Friday, April 18, 2008


When I look at this child, I can say without a doubt that I'm filled with emotion. I guess I'm most overwhelmed by the delicate beauty I see. Her skin has a soft, peachy, glowing color, and her light-red hair hugs the contours of her faces and falls gently to her shoulders.

Upon closer look, I see large violet-colored eyes with black eyelashes, which seem almost artificial. Above her eyes are the most distinctly arched dark eyebrows I've seen on one so young. I think of all the time I spend trying to achieve what this child has naturally. Her nose is small on a thin little face. The mouth is small too, with thin pink lips that turn up quickly into a smile as I speak to her. As she lifts her head, I see a distinctly square chin, which seems to point outward as she gives me an impish grin. I look beyond her smile as she jumps and runs on thin long legs. She lifts her arms up and down as she runs and relishs the fact she can snap her long fingers.

As this child grows and develops, I see more than physical changes. A budding personality is emerging. She has qualities of both her parents. I'd like to say only their good qualities, but this would be deceitful. I can say she projects a truly genuine personality that's all her own. There is nothing tomboyish about this little girl. She loves adorning herself with jewlery, sweet smells, and frilly dresses. Of course, she will not accept just anything. Her dresses must be red, with ties in the back, and especially not itchy. The curt denial of anything but her desires might result in a freeze over Brazil. She can stand by the mirror for hours combing her hair and admiring pigtails one day and the next refuse a combing altogether.

She thinks ballet classes are just great, but loves rough-housing with her daddy (as long as it's not too rough). Her quick change from bubbling giggles to torrents of tears always signals the end to rough games for her. How she loves to play silly, but her intense pride in doing projects well can be almost overwhelming. The look on her face will tell if too casual a reply about them has been given.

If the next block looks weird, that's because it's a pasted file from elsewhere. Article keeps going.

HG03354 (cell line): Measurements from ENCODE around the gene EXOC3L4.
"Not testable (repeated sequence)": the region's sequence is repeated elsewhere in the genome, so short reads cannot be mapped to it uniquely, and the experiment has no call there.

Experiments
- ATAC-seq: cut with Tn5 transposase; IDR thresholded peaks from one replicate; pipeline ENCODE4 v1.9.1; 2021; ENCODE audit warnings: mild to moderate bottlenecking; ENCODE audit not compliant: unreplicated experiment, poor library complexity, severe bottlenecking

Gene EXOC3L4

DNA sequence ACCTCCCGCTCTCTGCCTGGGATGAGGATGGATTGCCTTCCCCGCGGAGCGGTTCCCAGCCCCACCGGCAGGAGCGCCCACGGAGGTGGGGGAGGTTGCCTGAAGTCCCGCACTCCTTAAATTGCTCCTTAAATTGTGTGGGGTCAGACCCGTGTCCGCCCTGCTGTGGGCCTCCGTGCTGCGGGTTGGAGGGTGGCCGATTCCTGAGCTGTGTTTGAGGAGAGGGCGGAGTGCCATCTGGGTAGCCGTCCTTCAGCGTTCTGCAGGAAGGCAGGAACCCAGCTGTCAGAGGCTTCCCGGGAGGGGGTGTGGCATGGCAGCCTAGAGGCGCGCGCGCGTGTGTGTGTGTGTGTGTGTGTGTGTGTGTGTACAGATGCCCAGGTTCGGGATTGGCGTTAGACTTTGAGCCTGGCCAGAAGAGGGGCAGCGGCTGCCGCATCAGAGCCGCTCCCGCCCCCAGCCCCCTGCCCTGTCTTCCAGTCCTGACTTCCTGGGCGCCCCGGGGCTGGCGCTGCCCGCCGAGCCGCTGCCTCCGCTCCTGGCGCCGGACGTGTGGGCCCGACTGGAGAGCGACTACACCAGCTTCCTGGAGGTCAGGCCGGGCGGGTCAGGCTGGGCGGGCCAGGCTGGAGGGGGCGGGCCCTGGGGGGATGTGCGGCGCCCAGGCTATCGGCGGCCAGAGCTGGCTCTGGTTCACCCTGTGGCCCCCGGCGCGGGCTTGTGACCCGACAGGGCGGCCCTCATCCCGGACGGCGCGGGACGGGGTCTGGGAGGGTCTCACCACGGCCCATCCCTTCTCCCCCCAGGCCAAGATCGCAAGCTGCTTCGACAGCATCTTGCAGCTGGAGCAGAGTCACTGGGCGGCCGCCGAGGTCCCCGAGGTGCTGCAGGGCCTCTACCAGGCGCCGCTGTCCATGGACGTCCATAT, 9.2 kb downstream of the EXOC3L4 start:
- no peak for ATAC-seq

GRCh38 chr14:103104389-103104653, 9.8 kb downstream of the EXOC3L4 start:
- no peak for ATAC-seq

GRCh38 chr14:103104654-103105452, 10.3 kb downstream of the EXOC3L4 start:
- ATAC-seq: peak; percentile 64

Her sensitivity to others is so mature. A quick kiss to her sister's hurt knee or a gentle "It's all right." come so easily from her, but if called to her attention, she lowers her head in quick embarassment. A moment later, though, she lifts her head and shows a wide grin, and I know everything's all right. She has appreciated my noticing.

I could go on and on about this little beauty, but that might be bragging. For you see, my mother love is showing through because this little girl is my firstborn, Jen.

Guest Writer: Sherry, dated 11/23/1977


I guess my writing abilities came from my mother's side. :) I found this description inside my baby book today. I was 5 when she wrote it. I hope my writings inspire my girls when they are old enough to appreciate them.


Lauren said...

Wow! There is definitely nothing like that in my baby book! That's pretty cool! :)

Jen said...

That's definitely where the writing talents came from, girl. I could have sworn that was YOU writing, and then it was like having a surprise twist at the end when I learned it was your Mom instead. :) Sounds like you were a wonderful little surprise there.

tafkalorelei said...

Aww...that was awesome. I feel compelled to write something about my boys that captures them at the ages they are.

Kristen said...

Ditto what Lo said! LOL

Amy said...

I totally would have thought that was you writing had you not revealed in the end that it was actually your mother. Beautiful post!